**Mixing integer and floating point numbers in an arithmetic operation,** All floating point values (float and double) in an arithmetic operation (+, −, *, /) are Java's automatic integer conversion in arithmetic operations: Example 1: void main(String[] args) { short a = 5; int b = 2; double c = 1.0; double d = 5.0;� When writing C code, "1" and "1.0" create an integer or double constant, but in Matlab both are doubles. I recommend to write code with the highest possible clarity to improve the readability: If you want to emphasize that a constant is a floating point value, write "1.0" instead of "1" or "1."

**4.8 — Floating point numbers,** 1. 2. 3. int x{5}; // 5 means integer. double y{5.0}; // 5.0 is a floating point literal (no Use double literals when calculating with doubles (1.0 instead of 1, 24.0� Double precision is not required by the standards (except by the optional annex F of C99, covering IEEE 754 arithmetic), but on most systems, the double type corresponds to double precision. However, on 32-bit x86 with extended precision by default, some compilers may not conform to the C standard and/or the arithmetic may suffer from double

**What does that "f" signify?,** In c a value of 1 is an integer and 1.0 is a double, you use f after a decimal number to indicate that the compiler should treat it as a single� If you read as a double then you really can't tell if the user entered 1.0 or 1. The double doesn't store or retain a difference. – drescherjm Mar 25 '19 at 14:25. 4. A variable of type double is never an integer.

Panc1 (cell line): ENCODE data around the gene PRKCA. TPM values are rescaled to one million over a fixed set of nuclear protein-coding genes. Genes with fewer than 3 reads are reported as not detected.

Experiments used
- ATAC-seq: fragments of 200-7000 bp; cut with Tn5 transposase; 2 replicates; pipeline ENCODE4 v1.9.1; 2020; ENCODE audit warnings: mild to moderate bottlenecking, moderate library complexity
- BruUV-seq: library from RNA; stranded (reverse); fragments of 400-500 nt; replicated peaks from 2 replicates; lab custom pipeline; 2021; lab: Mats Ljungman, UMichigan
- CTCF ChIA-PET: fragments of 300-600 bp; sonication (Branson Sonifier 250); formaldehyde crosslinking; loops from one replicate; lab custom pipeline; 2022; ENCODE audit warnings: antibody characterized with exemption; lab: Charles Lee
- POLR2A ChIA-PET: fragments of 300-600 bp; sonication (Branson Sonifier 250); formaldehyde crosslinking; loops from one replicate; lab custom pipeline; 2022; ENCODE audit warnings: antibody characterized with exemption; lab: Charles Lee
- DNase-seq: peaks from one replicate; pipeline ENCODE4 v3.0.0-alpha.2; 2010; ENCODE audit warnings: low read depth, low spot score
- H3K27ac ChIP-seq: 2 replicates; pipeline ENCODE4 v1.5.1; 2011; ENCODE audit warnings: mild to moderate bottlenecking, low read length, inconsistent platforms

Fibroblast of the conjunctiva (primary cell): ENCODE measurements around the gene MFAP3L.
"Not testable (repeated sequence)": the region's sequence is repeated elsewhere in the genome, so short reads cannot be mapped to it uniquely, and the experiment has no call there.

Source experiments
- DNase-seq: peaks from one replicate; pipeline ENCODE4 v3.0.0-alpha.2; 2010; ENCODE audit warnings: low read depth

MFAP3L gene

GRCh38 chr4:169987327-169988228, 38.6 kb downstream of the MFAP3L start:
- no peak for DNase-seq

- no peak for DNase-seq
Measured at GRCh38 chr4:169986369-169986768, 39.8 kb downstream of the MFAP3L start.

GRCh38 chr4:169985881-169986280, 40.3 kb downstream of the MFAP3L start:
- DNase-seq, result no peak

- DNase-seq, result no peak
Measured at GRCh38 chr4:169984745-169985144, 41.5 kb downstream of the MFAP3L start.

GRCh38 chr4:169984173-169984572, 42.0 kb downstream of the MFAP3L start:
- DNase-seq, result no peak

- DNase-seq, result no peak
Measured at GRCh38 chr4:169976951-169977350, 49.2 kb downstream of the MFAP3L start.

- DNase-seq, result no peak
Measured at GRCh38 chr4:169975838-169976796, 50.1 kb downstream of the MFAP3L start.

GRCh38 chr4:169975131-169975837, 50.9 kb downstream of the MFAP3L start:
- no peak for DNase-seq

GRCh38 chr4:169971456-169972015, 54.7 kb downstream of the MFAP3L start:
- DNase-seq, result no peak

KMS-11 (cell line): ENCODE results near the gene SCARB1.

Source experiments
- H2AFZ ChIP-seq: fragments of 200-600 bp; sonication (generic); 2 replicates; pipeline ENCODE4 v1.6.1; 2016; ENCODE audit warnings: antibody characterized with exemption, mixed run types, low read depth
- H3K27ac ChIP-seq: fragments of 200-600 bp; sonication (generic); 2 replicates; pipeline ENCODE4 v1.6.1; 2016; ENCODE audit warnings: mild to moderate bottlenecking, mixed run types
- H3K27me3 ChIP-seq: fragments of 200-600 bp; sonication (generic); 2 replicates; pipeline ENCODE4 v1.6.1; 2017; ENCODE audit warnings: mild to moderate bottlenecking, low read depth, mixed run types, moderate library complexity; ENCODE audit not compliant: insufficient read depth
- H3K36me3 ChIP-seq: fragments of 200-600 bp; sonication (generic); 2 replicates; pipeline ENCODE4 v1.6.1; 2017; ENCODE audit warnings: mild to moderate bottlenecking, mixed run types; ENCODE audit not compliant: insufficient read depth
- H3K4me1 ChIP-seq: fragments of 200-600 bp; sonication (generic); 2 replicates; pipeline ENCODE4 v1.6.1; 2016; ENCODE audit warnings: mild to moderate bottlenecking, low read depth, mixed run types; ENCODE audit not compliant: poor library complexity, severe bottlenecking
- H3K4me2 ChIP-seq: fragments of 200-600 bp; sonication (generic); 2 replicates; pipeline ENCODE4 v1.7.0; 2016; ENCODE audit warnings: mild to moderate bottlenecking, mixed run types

##### Comments

- Read as a string, and then see if the string contains a decimal separator (could be
`','`

as well, depending on locale settings). For conversion and further validation use e.g.`std::stod`

. - The result is not an integer, your check is simply wrong. you declare
`a`

to be a double, so`cin >> a;`

will assign whatever you type to a double, so`a`

will never be an Integer. If you want to check whether the input is formatted like an integer or a floating point type (float, double, long double) and contains e.g. a`.`

like`1.0`

or`.5`

, assign the input to a string and check how the value is formatted. - I already know this method, but what I am asked to do is to read from a double not a string.
- If you read as a double then you really can't tell if the user entered 1.0 or 1. The double doesn't store or retain a difference.
- A variable of type
*double*is never an integer. Presumably that's what a call a double whose fraction is 0. Use this: cplusplus.com/reference/cmath/modf - That's neat but how would you read from standard input without knowing the type you are reading? If the value is already read, what's stopping you from comparing
`typeid`

s? - Exactly, though I did not know it would be that terribly difficult
`c++`

is statically typed. stackoverflow.com/questions/1517582/…- @drescherjm How is this relevant?
- I got the feeling Florian wanted
`c++`

to behave like a dynamically typed language. - My task is to read from a double and thats why I am stuck for several hours